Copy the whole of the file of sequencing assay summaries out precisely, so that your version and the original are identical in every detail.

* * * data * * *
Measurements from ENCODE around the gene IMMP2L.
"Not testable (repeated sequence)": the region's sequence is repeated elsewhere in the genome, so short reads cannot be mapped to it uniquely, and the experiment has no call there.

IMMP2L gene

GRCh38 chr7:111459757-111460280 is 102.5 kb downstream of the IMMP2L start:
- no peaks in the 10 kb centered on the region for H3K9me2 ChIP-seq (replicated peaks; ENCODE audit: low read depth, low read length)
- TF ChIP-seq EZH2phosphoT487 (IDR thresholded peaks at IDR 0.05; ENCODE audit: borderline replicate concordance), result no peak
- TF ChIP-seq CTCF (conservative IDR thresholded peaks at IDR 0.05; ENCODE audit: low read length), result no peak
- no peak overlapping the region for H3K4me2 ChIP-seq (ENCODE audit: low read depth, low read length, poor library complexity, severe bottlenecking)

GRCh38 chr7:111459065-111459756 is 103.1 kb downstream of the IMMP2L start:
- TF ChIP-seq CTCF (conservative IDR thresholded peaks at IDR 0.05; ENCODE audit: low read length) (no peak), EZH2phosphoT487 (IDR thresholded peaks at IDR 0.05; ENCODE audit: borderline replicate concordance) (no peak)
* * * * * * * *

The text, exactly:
Measurements from ENCODE around the gene IMMP2L.
"Not testable (repeated sequence)": the region's sequence is repeated elsewhere in the genome, so short reads cannot be mapped to it uniquely, and the experiment has no call there.

IMMP2L gene

GRCh38 chr7:111459757-111460280 is 102.5 kb downstream of the IMMP2L start:
- no peaks in the 10 kb centered on the region for H3K9me2 ChIP-seq (replicated peaks; ENCODE audit: low read depth, low read length)
- TF ChIP-seq EZH2phosphoT487 (IDR thresholded peaks at IDR 0.05; ENCODE audit: borderline replicate concordance), result no peak
- TF ChIP-seq CTCF (conservative IDR thresholded peaks at IDR 0.05; ENCODE audit: low read length), result no peak
- no peak overlapping the region for H3K4me2 ChIP-seq (ENCODE audit: low read depth, low read length, poor library complexity, severe bottlenecking)

GRCh38 chr7:111459065-111459756 is 103.1 kb downstream of the IMMP2L start:
- TF ChIP-seq CTCF (conservative IDR thresholded peaks at IDR 0.05; ENCODE audit: low read length) (no peak), EZH2phosphoT487 (IDR thresholded peaks at IDR 0.05; ENCODE audit: borderline replicate concordance) (no peak)